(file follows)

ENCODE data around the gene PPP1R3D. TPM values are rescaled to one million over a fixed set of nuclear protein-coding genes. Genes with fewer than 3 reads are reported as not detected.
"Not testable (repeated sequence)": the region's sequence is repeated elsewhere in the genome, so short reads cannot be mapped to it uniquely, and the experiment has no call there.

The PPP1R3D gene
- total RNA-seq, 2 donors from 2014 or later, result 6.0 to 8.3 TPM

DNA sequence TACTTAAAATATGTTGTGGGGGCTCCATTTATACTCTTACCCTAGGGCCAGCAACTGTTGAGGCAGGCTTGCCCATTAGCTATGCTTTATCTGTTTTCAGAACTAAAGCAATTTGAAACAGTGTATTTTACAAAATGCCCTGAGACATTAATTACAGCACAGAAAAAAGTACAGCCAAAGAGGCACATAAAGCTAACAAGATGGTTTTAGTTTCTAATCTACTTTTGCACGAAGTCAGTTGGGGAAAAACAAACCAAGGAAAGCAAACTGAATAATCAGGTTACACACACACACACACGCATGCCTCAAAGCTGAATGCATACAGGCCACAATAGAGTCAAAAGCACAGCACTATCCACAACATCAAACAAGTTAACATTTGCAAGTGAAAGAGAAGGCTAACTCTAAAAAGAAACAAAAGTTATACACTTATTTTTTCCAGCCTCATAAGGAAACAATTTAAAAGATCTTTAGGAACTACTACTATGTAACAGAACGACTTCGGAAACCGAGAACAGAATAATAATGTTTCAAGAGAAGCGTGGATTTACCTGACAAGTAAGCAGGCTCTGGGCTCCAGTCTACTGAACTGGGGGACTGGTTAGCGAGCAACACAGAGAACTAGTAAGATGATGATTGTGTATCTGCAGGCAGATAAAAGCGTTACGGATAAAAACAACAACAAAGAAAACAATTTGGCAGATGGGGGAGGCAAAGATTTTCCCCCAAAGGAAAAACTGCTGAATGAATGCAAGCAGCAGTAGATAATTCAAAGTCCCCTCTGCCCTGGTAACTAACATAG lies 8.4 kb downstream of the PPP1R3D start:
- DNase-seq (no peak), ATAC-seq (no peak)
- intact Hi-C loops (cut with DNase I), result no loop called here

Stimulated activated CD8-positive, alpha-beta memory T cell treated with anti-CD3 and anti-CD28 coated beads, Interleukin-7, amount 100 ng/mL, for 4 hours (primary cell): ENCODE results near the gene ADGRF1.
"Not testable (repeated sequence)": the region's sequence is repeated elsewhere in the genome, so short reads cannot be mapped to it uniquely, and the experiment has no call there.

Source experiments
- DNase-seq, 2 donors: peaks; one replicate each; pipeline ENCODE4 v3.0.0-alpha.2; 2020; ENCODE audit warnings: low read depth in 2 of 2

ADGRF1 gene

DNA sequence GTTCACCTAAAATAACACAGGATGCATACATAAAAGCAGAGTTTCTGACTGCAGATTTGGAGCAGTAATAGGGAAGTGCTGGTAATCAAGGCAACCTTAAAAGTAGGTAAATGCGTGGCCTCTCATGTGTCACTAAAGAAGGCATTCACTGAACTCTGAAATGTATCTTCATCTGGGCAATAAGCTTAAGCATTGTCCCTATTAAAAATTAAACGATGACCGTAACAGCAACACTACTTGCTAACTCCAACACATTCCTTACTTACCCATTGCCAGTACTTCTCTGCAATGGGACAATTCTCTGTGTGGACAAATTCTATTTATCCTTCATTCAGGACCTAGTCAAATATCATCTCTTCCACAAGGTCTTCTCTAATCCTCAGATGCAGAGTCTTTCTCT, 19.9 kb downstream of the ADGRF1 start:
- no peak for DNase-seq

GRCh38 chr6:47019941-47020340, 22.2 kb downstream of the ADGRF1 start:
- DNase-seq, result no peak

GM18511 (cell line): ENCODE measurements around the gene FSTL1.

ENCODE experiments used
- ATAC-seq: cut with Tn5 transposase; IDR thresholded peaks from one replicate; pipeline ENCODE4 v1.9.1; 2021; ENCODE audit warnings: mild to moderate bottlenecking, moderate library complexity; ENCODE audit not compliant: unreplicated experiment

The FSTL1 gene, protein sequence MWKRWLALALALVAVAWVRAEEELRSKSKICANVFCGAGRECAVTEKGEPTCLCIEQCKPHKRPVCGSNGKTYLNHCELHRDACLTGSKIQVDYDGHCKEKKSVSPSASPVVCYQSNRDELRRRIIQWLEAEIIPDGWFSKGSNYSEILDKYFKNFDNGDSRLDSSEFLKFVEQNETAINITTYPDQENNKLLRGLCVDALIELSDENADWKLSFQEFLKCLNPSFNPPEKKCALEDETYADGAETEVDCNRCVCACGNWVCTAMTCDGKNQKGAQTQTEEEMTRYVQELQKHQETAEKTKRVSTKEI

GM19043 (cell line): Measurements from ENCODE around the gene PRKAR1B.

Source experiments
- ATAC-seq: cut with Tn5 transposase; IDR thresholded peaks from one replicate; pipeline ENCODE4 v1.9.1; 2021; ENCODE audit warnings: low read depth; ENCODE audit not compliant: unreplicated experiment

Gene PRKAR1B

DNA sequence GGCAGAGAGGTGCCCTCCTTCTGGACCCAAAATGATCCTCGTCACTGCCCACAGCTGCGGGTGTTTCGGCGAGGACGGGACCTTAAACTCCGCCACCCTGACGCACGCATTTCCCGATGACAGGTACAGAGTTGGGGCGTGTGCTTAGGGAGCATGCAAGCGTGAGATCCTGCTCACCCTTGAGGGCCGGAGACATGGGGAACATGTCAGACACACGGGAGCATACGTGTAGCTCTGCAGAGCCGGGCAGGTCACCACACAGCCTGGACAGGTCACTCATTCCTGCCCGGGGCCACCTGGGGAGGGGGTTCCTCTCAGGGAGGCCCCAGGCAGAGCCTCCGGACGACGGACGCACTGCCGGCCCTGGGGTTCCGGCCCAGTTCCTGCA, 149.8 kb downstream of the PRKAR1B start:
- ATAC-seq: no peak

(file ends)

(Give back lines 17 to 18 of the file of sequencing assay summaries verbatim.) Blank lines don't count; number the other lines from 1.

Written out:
GM18511 (cell line): ENCODE measurements around the gene FSTL1.

ENCODE experiments used